5 lessons from previous meltdowns

Businessman looking at a red arrow crashing through the floor

As I wrote, I’m concerned yesterday about the growing risks of a stock market crash. Indeed, after three years of strongly rising global share prices, such a setback wouldn’t come as any surprise to me. As asset prices inflate, markets become less stable, which usually leads to heightened volatility. That’s something we’ve definitely seen since the end of 2021, especially among US stocks. However, each stock market crash is unique, so here are five lessons to take away from previous UK bear (falling) markets.

1. Some stock market crashes last years

The broad-based FTSE All-Share index has been around since 1962. According to investment platform AJ Bell, this UK index has undergone 11 bear markets in 59 years. Some of these lasted several years. For example, from 31 January 1969 to 27 May 1970, the FTSE All-Share lost 37% of its value in a 481-day bear market. Even worse, from 15 August 1972 to 6 January 1975, the index collapsed by 72.6% over 874 days. But the longest post-1962 bear market lasted 1,167 days from 31 December 1999 to 12 March 2003. During this time, the FTSE All-Share more than halved, losing 50.9% of its value. I remember this long, drawn-out stock market crash almost as though it were yesterday.

2. And some are over in months

Not all UK stock market crashes are multi-year meltdowns. Thankfully, some are mercifully brief. For instance, the bear market from 17 August to 28 September 1981 lasted just 42 days, when the index dropped by 21.5%. Likewise, the 63-day bear market of 6 June to 8 August 1975 left the index 20.8% lower. And most recently, the ‘2020 flash crash’ lasted 62 days from 17 January to 19 March, plunging 37.2% before rebounding. I expect you remember this latest, brief bear market?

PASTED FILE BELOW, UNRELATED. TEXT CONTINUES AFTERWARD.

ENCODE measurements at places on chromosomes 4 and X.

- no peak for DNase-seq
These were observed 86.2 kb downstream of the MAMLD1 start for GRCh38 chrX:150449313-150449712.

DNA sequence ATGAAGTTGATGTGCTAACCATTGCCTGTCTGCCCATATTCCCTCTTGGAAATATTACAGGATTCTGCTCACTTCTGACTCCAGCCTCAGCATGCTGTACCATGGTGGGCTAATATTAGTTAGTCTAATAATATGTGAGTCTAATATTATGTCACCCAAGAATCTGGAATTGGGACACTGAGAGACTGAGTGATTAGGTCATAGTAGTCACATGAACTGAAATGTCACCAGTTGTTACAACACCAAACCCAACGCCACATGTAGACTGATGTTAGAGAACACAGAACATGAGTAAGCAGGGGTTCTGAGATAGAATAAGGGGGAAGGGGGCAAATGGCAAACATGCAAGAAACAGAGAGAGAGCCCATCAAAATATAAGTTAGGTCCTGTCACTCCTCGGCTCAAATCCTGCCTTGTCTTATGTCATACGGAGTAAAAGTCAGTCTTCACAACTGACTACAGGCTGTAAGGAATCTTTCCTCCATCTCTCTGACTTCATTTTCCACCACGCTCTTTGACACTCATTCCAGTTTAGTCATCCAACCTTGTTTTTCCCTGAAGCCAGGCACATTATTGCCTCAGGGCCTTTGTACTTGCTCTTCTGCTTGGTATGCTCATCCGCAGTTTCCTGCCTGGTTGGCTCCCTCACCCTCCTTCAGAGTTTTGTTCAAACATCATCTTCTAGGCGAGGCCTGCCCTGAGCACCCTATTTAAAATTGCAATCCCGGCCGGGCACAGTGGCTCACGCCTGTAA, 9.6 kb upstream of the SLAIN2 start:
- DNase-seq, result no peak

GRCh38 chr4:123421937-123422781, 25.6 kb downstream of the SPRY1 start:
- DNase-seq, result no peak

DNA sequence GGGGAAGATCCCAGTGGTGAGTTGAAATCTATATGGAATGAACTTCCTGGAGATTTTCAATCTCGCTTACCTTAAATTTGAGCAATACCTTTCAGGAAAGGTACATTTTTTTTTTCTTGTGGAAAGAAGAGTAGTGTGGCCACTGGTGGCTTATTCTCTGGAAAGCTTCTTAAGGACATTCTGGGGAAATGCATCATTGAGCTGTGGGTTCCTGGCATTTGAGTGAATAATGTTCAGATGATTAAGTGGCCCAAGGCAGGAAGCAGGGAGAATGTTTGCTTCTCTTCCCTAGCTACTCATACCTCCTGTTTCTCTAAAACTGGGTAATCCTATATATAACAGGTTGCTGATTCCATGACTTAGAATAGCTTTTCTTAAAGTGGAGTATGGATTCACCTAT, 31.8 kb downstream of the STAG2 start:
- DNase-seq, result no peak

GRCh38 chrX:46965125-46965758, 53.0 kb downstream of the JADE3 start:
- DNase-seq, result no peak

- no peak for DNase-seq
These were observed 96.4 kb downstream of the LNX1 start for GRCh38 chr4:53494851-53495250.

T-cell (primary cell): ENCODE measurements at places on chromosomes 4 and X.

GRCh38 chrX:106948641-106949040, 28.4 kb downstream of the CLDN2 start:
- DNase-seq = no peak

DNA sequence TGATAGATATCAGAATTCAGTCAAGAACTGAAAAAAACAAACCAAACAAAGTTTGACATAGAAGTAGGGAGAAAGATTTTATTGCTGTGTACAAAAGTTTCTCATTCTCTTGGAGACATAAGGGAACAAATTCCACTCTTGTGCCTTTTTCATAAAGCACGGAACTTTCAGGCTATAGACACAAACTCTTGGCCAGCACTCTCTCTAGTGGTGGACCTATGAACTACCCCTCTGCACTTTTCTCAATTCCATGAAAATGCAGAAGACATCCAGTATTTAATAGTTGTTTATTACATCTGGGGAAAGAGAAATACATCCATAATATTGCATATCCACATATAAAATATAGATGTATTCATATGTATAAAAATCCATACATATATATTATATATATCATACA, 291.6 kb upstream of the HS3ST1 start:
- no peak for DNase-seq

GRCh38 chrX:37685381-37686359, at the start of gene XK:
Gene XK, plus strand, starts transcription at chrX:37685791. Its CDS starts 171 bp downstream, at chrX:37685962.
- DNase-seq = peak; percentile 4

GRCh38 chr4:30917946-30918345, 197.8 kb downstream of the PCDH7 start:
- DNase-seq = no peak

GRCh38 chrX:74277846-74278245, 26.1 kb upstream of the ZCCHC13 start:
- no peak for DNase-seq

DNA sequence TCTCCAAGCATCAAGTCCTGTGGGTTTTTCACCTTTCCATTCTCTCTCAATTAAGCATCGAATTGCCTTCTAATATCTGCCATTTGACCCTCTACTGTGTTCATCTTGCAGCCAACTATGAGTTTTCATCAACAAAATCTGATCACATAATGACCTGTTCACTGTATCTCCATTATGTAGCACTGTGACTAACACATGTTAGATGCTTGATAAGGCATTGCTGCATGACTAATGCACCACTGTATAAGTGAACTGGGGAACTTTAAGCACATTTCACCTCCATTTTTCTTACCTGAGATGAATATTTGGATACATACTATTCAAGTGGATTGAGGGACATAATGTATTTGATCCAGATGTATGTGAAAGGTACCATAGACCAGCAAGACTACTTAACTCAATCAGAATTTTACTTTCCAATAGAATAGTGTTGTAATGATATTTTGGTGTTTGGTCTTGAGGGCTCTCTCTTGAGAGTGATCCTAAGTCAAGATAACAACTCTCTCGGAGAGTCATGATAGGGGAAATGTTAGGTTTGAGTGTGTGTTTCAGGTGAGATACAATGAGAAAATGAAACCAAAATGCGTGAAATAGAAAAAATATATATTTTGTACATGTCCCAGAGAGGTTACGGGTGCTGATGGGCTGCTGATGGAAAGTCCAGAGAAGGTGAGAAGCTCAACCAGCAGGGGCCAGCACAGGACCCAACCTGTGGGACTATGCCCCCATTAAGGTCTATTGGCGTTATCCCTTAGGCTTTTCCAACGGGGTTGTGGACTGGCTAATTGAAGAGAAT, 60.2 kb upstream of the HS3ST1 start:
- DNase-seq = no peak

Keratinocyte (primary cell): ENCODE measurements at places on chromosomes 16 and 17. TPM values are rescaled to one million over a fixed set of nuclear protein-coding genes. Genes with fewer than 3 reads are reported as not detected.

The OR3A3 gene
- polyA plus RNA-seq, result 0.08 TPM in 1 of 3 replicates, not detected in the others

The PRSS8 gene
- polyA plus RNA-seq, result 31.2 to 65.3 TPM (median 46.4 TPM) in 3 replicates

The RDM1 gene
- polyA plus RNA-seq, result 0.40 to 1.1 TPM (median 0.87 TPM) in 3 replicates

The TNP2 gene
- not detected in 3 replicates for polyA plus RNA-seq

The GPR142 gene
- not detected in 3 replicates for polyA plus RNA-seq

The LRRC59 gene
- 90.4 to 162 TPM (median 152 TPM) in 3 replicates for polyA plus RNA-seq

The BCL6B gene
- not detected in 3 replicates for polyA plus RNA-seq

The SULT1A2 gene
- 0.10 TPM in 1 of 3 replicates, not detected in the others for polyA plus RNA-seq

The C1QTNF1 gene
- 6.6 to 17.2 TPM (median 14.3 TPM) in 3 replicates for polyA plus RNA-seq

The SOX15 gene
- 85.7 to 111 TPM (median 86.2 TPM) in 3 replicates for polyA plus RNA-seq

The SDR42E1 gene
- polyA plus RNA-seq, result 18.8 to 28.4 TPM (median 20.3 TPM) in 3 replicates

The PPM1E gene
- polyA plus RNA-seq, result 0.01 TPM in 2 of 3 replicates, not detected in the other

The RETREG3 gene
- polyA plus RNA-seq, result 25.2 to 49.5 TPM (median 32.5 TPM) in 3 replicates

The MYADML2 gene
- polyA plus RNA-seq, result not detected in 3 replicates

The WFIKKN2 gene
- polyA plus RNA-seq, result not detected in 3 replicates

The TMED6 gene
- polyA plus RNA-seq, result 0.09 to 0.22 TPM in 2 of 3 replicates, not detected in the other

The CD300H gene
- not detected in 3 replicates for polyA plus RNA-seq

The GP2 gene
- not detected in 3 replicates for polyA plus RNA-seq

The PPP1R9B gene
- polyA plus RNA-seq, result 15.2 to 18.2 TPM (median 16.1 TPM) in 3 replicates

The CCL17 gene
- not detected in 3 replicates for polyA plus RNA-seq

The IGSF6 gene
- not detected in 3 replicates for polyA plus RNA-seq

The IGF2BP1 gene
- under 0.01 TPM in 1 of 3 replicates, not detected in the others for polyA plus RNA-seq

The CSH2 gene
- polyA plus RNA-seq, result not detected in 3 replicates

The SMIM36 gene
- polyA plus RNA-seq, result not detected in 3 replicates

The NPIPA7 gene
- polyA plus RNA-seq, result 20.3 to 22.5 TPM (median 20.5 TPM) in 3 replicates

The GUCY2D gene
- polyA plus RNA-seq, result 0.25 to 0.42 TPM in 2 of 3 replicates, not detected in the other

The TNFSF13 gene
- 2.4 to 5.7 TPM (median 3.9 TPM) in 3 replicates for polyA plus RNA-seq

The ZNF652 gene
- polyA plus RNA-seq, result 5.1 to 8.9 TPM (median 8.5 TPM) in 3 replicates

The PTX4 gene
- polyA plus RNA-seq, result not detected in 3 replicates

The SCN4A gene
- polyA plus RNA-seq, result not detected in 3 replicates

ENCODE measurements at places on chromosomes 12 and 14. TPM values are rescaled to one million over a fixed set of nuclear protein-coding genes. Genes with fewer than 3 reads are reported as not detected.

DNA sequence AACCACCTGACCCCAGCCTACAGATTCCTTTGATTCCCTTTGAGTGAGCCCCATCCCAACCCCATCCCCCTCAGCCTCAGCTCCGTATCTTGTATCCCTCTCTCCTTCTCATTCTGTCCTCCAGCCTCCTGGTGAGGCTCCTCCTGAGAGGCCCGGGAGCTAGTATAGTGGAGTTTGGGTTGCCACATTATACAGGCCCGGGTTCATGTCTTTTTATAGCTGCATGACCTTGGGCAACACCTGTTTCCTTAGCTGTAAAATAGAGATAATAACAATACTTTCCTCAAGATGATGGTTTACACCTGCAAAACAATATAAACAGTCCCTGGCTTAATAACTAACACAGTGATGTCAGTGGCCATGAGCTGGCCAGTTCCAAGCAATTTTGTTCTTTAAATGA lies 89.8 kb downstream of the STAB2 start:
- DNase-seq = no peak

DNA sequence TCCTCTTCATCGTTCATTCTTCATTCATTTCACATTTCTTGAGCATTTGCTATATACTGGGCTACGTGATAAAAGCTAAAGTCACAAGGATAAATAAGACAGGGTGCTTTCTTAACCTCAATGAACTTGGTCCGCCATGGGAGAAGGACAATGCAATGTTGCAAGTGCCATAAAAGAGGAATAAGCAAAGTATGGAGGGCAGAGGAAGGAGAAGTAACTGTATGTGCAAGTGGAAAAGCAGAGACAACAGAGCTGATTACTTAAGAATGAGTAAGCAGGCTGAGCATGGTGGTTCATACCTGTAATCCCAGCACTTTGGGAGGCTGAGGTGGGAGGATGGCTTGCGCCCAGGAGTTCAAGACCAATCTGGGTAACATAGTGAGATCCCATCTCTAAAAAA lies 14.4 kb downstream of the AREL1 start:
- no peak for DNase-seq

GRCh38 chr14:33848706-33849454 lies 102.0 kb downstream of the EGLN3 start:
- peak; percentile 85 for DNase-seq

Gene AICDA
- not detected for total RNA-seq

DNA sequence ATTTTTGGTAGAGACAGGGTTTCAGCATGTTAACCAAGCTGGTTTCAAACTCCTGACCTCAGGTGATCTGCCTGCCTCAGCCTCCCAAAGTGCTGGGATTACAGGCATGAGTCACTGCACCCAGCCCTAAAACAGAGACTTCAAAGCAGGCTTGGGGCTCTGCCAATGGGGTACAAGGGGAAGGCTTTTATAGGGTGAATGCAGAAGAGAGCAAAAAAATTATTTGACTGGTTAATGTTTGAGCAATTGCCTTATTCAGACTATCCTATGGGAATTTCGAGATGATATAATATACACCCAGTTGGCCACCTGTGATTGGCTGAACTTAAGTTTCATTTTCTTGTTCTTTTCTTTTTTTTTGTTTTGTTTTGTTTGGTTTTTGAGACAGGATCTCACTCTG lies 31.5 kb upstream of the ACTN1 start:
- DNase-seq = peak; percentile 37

3. Some stock market crashes are brutal

Here in the UK, we endured two terrible stock market crashes in this millennium. From 31 December 1999 to 12 March 2003, the FTSE All-Share index collapsed by 50.9% during the ‘dotcom bust’. During the global financial crisis, the index crashed by 48.6% from 25 June 2007 to 3 March 2009. But the big daddy of all UK bear markets lasted from 15 August 1972 to 6 January 1975. With the oil price quintupling and UK inflation (consumer prices) exploding, this index imploded, losing almost three-quarters (-72.6%) of its value. Yikes.

4. Share prices sometimes take years to recover

After stock market crashes, it usually takes prices longer to recover than they did to fall. On eight out of 10 occasions (excluding the 2020 crash), the FTSE All-Share took longer to make up lost ground than it did to lose it. The average market downturn lasted 385 days, versus an average of 648 days to recover from bear-market losses. The longest recovery lasted 1,529 days from 3 March 2009 to 10 May 2013. Nasty.

5. Shares eventually bounce back

Based on the FTSE All-Share index, the average UK stock market crash since 1962 has lasted just over a year. Meanwhile, the average fall has been 36%. But on every occasion (including January 2020 to now), the index has eventually bounced back to reach higher highs. This tells me that buying quality stocks during bear markets tends to pay off handsomely in the long run. For example, in 2002, the UK stock market crashed by roughly a quarter. But by buying cheap, bombed-out shares, I almost tripled my money in that terrible year.

Finally, until I can see a good reason to stop, my family portfolio will keep buying cheap UK shares with high earnings yields and fat dividends!

The post Stock market crash: 5 lessons from previous meltdowns appeared first on The Motley Fool UK.

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Cliffdarcy has no position in any of the shares mentioned. The Motley Fool UK has recommended Morrisons and Ocado Group. Views expressed on the companies mentioned in this article are those of the writer and therefore may differ from the official recommendations we make in our subscription services, such as Share Advisor, Hidden Winners and Pro. Here at The Motley Fool, we believe that considering a diverse range of insights makes us better investors.

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